Yes, it is time to  gain  some control over all of this intrusion.

I am rather proud of my discipline. The email continues to be the most challenging, so I've reframed the experience. I look forward to the  4x a day  I check it like a kid on Christmas morning, certain of some of the presents under the tree but eagerly anticipating a few new surprises.

I've stopped eating breakfast in front of the computer. I hadn't realized I was browsing cyberspace and chewing in front of my 21.4 inch monitor until I couldn't browse. So for a really creative twist, I've gone back to eating at my dining room table where there's a window with a view that does not require a mouse. What a concept!

The newspapers continue to enthrall me with new information. Stuart Elliott's column in The New York Times writes of  a company that wants to intrude more on my dwindling quiet time  with television advertisements in the supermarket right next to the products.  I've been worrying about what is going to happen to our thumbs with all this texting and smartphone emailing, but in San Francisco they are worried about the radiation rate and are creating new laws that will require cellphone makers to list it.

I've also learned that Dawn dish detergent is being used to help clean oiled slicked pelicans. One bottle of Dawn for each bucket of water and three buckets of water to wash a single pelican! A mattress can cost as much as $33,000, the Shinnecock Indian Nation on Long Island has finally been officially recognized ( I hadn't realized they weren't),  a star Ballerina was mugged in my neighborhood (It was really hard not to turn on NY1 for more details on that one!)  and a new show called Hot in Cleveland premiered on TV Land to a good review in the Times. I was surprised to read Alan S. Blinder's Opinion piece in the WSJ (recommended reading). I didn't think the Journal allowed anyone saying something positive about our government's economic rescue efforts.

So I am gaining control. Not quite halfway done this experiment I know for sure that disconnecting completely is impossible. We are all too far into being electronically wired to each other for that to happen. And as one who embraces technology and social networking I don't want to. But there has to be a balance. If this has become our new addiction, then like food addictions and sex addictions we cannot eliminate them completely from our lives, but we have to discipline ourselves.

Wednesday, June 16, 2010

Day 2. The Detox Tech Diet Continues

I am happy to report that as I am about to complete Day 2 of the Diet I am still alive and breathing, not to mention feeling much more space in my life. The separation anxiety prevails but how could it not ? Aside from my own personal tethers to our electronically connected world, I am noticing more and more that I am not alone in this addiction.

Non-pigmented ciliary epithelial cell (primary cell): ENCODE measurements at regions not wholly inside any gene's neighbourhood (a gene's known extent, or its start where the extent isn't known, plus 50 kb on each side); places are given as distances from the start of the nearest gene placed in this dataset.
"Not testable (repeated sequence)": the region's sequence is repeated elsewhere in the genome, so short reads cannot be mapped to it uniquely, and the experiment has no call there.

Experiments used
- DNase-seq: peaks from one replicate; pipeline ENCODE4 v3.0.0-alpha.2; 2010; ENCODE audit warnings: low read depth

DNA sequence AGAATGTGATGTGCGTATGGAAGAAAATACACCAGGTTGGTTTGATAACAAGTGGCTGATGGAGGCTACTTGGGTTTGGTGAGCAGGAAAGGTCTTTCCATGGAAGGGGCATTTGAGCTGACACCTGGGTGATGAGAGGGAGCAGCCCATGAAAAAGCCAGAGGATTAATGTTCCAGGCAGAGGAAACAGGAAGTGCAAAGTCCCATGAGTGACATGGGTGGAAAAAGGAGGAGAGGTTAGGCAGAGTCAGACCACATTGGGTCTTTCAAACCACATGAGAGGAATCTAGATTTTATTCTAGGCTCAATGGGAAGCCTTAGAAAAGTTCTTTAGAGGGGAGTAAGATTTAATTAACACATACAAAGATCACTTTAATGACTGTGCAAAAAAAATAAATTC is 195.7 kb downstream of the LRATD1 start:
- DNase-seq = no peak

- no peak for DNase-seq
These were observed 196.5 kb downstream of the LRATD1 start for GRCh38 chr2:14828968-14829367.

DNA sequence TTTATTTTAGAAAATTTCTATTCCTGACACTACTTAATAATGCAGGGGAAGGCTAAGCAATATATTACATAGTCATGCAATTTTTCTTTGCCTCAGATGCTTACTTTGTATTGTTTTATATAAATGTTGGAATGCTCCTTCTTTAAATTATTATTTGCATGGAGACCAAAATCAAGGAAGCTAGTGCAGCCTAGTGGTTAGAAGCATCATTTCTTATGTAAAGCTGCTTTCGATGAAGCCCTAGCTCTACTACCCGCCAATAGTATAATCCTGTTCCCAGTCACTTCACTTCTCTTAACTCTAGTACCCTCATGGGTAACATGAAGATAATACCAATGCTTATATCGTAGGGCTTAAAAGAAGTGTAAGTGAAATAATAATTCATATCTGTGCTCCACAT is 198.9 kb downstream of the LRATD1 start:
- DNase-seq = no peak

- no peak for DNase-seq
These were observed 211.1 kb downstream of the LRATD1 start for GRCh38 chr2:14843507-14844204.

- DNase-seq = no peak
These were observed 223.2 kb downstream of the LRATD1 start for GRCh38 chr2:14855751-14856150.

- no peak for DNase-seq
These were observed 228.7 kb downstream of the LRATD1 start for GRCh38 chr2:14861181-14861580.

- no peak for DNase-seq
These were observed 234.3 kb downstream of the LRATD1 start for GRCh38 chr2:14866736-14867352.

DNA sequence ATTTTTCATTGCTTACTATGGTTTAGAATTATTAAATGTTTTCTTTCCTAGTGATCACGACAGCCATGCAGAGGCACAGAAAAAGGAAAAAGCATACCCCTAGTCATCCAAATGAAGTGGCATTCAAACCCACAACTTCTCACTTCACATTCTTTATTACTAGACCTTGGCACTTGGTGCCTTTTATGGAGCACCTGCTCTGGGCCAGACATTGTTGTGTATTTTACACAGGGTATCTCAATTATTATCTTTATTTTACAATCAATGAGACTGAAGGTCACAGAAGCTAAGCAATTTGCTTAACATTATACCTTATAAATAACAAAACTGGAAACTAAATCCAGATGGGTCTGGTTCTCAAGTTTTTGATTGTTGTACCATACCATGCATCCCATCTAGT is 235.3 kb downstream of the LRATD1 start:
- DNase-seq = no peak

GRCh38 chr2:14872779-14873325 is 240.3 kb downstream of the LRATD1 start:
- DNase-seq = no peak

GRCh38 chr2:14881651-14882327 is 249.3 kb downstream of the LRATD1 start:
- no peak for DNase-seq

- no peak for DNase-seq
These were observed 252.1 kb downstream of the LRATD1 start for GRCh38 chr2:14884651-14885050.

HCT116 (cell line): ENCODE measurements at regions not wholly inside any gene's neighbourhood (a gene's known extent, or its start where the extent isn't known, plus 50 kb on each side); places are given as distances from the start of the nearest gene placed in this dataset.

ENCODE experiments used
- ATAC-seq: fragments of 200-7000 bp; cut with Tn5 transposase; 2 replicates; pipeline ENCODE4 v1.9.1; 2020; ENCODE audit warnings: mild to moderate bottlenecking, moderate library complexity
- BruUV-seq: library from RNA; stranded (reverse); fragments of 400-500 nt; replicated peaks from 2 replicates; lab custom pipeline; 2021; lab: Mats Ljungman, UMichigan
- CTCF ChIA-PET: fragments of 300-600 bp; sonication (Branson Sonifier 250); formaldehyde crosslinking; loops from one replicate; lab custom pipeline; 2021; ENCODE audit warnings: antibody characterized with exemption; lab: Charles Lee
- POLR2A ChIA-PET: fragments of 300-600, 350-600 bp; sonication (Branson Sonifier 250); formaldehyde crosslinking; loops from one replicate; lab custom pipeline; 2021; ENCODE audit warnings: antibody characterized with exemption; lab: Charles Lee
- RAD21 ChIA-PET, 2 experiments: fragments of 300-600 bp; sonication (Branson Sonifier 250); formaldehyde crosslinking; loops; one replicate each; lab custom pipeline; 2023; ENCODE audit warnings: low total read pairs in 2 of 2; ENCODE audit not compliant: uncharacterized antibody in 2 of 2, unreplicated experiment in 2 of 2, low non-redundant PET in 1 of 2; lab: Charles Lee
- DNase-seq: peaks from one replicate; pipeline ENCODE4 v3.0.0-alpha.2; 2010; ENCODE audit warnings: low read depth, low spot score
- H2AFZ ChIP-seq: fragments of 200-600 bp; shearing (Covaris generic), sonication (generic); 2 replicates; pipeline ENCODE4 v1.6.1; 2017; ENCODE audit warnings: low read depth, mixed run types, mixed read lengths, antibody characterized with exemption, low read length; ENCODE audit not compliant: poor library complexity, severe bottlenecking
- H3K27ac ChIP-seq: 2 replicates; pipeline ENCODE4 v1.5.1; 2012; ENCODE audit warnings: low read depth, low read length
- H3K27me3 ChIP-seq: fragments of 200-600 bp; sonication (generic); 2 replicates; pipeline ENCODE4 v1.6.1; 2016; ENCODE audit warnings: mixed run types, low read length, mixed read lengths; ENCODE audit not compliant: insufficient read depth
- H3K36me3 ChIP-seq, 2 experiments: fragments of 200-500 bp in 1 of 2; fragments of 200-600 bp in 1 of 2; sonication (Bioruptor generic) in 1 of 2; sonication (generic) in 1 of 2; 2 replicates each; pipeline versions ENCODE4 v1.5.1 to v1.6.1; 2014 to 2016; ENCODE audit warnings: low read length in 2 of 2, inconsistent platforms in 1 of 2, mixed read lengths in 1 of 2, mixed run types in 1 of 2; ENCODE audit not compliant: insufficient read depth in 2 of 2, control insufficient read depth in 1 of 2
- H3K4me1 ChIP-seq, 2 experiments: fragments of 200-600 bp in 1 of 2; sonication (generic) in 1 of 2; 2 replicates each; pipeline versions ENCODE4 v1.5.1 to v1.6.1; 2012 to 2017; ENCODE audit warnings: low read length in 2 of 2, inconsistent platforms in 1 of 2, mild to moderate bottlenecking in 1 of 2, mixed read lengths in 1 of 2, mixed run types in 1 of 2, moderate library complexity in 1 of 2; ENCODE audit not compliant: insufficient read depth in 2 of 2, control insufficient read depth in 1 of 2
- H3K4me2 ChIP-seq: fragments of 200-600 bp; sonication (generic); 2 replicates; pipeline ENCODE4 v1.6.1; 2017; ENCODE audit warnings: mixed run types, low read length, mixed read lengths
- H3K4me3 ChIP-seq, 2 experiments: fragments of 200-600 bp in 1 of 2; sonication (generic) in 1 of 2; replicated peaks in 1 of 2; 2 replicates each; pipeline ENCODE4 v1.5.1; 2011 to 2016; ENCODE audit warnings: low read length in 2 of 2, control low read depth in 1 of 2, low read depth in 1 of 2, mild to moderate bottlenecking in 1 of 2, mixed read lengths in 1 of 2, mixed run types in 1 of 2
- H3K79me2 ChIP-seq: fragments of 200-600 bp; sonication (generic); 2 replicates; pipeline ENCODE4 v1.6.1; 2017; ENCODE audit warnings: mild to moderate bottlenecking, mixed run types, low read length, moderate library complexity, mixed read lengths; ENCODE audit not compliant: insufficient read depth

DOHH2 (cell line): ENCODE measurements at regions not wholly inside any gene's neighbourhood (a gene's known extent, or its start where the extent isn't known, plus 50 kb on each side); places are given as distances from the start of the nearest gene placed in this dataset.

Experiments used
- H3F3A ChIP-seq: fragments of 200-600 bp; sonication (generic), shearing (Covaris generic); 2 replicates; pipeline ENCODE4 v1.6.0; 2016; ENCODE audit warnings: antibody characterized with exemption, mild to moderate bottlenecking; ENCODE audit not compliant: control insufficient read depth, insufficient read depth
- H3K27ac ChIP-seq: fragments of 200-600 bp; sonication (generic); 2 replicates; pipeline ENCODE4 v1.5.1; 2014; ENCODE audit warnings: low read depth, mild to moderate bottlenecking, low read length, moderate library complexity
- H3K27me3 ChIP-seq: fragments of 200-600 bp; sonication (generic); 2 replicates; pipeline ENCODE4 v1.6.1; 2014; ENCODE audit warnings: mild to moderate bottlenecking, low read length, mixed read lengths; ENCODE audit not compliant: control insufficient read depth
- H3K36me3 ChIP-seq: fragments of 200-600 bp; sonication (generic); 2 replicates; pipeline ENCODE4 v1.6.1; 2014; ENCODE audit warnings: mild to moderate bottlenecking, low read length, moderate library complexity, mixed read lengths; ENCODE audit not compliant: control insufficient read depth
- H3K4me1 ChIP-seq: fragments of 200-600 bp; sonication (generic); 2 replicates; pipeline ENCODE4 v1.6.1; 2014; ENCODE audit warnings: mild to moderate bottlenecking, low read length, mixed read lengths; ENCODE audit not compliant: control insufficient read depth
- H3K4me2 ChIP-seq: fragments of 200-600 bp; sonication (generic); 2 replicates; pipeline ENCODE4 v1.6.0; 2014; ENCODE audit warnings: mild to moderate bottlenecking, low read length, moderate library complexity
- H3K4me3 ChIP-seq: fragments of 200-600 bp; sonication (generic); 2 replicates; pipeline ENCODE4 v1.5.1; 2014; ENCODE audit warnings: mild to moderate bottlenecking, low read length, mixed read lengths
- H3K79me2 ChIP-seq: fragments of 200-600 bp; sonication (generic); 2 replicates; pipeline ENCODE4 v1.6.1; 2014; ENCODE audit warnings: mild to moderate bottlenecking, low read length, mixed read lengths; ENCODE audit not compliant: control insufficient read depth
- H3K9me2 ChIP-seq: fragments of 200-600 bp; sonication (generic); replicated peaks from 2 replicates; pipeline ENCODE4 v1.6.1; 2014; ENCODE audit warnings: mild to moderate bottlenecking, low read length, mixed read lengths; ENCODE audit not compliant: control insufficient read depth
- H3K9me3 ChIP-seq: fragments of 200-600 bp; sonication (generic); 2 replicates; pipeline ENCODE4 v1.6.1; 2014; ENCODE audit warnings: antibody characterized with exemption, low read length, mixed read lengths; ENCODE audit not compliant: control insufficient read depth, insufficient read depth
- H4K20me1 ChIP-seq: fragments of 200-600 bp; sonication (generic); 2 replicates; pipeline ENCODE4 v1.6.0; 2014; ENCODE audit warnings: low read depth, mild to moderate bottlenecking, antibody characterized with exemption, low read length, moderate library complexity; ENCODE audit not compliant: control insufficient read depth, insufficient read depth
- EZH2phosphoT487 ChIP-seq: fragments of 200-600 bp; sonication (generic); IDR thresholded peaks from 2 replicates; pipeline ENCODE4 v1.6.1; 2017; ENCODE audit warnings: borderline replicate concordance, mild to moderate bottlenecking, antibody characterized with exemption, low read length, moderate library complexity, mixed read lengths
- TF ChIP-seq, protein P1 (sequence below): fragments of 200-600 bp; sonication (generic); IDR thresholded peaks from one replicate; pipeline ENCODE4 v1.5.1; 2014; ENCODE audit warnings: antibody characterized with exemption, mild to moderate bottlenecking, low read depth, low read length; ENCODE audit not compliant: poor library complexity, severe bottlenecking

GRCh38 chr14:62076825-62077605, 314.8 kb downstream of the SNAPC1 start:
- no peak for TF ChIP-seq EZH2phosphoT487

Take yesterday at Equinox. First there was the short woman with the sunglasses, her legs moving quickly on the elliptical machine, clearly trying to keep up with the pace of her thumbs on the pink covered iPhone she held with both hands.  Then there was the woman working with her trainer, who took not a moment to breath, but a moment in which they could both check their email and rush off a note to someone, somewhere. Maybe it was about those poor fish fighting for their lives in the oil slicks in the Gulf. I didn't ask. I'm not one to strike up conversation in the gym. Usually because I have my headset on, listening to my iPod. But maybe that will change soon as I have declared headsets off limits during this diet. Yes, even my exercise will be without distraction.

Because what I am getting most  from this detox, is that all of this multi tasking takes us away from being with us. Doing two or three things at a time is energy draining. We are not present for anything when we stop midstream to answer a cell phone or check an email as if it might be President Obama himself or George Clooney and if we don't respond immediately our chance for a meeting will be lost forever.

As my personal research indicates this technological overload is reaching epidemic proportions. The WSJ supports that. They ran an article yesterday on Why Relaxing is Hard Work because we are so wired to other places and things. This was my favorite quote from Edward Creagan, a medical oncologist who writes a blog for the Mayo Clinic on stress.
"We're driving ourselves wacko with no time to power down."
Dr. Creagan suggested limiting your access to an hour at a time and he didn't even consult with me! Great minds think alike.